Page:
Drawing for Young Children: Containing One Hundred and Fifty Drawing Copies and Numerous Exercises
No stated author, attributed to Horace Grant. "Published under the superintendence of the Society for the Diffusion of Useful Knowledge, London." Mauve cloth 8vo. Later printing. Originally published c. 1838. Early copies included advertisements for Parley's Magazine, where the first four plates and 28 numbered exercises first appeared in the November 1838 installment. The present text extended to 34 pages of text with 472 exercises, followed by 63 leaves of plates printed recto-only. Very Good with a splash of black ink across the cover and some pages a bit grubby with fingersoil, ink offsetting, stray marks consistent with use. Volume slightly bent and stressed at the spine. Rear flyleaf is affixed to the pastedown and also taped along a gutter tear--to counterintuitively pleasing visual effect.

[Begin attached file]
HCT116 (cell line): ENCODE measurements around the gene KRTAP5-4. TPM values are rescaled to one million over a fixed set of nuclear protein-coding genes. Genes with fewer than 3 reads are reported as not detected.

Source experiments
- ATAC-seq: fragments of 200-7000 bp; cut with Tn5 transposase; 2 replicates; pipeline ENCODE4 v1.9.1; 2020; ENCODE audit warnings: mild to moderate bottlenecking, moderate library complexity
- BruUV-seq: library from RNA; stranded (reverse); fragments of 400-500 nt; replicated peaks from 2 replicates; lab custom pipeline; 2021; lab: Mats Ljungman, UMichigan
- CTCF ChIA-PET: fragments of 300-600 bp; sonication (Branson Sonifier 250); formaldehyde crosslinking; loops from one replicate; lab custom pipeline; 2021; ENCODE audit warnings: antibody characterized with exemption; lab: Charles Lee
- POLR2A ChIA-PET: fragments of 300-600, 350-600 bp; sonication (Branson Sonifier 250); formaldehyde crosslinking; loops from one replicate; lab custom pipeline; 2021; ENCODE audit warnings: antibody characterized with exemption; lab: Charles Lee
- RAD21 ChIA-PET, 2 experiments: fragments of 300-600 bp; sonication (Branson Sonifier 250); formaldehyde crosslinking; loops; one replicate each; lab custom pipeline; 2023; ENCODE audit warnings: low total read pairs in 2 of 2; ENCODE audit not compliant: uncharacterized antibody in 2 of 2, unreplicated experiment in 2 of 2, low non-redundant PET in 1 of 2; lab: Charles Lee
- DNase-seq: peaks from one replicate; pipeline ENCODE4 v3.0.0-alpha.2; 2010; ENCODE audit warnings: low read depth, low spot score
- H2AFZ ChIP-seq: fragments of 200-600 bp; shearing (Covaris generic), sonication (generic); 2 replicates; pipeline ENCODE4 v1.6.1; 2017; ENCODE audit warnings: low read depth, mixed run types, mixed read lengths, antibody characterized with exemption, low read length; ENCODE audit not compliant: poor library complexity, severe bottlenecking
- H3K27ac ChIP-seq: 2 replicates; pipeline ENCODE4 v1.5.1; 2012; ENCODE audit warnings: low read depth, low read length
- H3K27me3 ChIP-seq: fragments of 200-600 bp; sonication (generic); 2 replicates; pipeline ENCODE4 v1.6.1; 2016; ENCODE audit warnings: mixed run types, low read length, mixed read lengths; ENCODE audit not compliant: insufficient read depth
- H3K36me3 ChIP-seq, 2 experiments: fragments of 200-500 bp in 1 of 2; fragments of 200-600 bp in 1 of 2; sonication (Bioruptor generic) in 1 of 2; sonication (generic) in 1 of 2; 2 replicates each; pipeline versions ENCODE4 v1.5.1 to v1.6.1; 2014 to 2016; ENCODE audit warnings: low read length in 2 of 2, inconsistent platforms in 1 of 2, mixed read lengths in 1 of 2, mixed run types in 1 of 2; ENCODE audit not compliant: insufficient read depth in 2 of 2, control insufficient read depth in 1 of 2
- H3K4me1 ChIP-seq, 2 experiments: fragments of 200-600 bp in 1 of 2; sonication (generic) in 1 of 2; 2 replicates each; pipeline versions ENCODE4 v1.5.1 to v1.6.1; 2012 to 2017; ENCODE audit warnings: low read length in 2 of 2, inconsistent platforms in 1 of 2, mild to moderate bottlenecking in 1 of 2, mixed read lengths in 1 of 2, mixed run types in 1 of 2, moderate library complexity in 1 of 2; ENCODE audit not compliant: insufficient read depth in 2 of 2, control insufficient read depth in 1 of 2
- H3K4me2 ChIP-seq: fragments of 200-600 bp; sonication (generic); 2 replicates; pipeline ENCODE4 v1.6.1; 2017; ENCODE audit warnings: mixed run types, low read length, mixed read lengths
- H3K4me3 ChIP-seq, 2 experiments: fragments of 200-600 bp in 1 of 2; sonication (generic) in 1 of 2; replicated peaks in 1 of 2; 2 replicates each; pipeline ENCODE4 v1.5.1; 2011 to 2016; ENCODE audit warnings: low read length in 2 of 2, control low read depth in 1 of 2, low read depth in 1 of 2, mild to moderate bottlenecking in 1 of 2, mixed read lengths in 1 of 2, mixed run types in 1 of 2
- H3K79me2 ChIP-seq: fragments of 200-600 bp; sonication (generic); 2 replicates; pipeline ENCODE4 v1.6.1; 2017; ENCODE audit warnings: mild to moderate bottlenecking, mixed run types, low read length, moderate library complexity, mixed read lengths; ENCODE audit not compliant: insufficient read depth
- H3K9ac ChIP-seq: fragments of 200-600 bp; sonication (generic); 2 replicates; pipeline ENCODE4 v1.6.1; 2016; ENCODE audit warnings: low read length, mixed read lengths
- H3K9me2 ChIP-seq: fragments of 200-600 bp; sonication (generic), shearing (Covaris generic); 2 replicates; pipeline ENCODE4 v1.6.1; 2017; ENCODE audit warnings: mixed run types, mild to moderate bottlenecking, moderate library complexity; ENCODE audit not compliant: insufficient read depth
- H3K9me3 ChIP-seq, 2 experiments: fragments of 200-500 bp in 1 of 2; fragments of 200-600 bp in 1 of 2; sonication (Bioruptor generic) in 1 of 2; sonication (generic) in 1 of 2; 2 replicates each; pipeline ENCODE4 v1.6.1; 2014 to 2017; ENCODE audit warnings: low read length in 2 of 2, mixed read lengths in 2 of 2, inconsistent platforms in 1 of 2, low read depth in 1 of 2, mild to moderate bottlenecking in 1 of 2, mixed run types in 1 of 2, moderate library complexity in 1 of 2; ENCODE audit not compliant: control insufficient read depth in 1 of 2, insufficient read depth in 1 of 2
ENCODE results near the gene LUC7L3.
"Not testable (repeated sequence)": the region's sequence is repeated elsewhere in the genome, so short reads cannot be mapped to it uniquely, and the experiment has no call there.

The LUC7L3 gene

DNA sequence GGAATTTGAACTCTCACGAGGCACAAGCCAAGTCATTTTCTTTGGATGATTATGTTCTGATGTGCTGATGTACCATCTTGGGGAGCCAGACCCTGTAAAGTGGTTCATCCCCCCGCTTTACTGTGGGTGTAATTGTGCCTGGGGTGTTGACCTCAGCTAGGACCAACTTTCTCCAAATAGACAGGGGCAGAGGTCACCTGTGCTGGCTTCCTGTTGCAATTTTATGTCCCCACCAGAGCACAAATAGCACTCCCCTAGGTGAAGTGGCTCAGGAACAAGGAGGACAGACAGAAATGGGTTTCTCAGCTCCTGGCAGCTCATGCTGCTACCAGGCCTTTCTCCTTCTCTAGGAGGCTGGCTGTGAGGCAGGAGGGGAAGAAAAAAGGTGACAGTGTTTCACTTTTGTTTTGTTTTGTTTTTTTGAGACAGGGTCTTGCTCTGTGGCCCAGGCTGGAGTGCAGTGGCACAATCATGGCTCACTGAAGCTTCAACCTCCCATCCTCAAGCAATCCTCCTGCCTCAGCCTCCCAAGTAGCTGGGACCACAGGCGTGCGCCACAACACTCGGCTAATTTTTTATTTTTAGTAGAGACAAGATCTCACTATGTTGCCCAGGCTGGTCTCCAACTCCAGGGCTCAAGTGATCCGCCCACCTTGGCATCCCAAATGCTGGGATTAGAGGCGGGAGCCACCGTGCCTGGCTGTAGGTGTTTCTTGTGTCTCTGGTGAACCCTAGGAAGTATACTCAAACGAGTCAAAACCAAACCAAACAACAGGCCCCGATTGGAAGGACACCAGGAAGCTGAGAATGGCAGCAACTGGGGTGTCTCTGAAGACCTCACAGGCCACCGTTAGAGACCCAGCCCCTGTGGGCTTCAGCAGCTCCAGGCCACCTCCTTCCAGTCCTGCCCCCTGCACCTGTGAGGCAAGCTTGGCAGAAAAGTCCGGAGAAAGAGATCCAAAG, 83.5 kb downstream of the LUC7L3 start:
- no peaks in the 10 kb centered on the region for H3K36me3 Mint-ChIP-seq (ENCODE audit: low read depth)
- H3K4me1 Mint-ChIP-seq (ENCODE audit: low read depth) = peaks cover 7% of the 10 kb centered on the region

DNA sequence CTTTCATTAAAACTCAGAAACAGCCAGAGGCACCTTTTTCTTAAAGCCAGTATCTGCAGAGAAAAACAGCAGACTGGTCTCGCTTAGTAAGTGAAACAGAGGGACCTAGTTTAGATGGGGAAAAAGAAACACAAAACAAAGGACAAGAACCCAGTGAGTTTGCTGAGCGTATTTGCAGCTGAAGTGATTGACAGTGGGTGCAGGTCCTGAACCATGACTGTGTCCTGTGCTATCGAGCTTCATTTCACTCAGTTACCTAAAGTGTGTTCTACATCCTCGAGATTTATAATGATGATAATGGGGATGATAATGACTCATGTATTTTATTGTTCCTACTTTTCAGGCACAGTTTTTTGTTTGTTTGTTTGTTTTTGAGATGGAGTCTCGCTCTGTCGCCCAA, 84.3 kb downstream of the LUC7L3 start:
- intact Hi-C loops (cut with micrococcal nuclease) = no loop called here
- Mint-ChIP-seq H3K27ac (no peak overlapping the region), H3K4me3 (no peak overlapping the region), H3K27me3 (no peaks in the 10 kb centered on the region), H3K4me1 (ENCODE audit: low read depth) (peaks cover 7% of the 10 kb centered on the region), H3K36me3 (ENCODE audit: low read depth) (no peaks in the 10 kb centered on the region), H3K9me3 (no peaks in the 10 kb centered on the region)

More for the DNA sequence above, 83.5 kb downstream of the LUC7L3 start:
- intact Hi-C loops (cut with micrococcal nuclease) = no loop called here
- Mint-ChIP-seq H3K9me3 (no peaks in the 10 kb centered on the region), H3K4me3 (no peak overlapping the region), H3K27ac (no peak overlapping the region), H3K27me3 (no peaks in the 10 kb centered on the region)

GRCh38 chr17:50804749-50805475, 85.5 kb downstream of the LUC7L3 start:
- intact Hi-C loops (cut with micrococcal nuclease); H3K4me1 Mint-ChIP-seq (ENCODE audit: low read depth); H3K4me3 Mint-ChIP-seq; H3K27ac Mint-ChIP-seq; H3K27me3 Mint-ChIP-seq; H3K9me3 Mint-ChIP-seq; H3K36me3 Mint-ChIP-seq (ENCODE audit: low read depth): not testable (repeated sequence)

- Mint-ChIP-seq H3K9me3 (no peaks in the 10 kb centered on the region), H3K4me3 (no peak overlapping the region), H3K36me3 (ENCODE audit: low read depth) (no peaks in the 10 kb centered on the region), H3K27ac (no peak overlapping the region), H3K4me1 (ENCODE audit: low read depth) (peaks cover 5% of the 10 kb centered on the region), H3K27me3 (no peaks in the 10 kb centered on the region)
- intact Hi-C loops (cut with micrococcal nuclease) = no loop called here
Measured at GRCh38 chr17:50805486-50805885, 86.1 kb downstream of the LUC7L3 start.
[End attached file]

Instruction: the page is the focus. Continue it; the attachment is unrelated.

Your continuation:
A popular mid-19C drawing reference full of great illustrations intended to be copied by children between 4 and 12 years old. Some images have corresponding prompts, like number 274, an outline of a book, for which the child is also instructed to place an actual book in the proper position to compare with the copy. Additional exercises, such as one concerning perspective that encourages the child to observe a person walking toward them, extended the book's purview. Copying was often criticised as failing to develop any skill, but the author argues that since children are generally feeble of "eyes, hands and minds," and "profoundly ignorant," it is more worthwhile to begin training them with the ability to copy images as a form of written language, than to "wait until they have acquired accuracy of eye, steadiness of hand, and something approaching maturity of intellect." A great varied collection of images are included, included geometric shapes, letters, objects, scenery and figures--some in rather odd predicaments (misadventures with whips, boy in a barrel, animals of various temperments).